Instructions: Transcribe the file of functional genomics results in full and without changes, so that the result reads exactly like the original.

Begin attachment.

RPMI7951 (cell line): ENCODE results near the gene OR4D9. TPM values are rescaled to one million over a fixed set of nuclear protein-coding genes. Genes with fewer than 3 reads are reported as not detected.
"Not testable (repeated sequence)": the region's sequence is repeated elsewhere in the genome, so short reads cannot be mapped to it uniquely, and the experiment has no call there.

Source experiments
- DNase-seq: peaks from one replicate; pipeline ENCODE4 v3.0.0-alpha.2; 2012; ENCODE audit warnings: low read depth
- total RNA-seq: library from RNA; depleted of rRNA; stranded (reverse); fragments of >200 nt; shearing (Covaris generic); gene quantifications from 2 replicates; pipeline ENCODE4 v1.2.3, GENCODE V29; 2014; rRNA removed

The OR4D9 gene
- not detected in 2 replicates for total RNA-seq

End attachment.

RPMI7951 (cell line): ENCODE results near the gene OR4D9. TPM values are rescaled to one million over a fixed set of nuclear protein-coding genes. Genes with fewer than 3 reads are reported as not detected.
"Not testable (repeated sequence)": the region's sequence is repeated elsewhere in the genome, so short reads cannot be mapped to it uniquely, and the experiment has no call there.

Source experiments
- DNase-seq: peaks from one replicate; pipeline ENCODE4 v3.0.0-alpha.2; 2012; ENCODE audit warnings: low read depth
- total RNA-seq: library from RNA; depleted of rRNA; stranded (reverse); fragments of >200 nt; shearing (Covaris generic); gene quantifications from 2 replicates; pipeline ENCODE4 v1.2.3, GENCODE V29; 2014; rRNA removed

The OR4D9 gene
- not detected in 2 replicates for total RNA-seq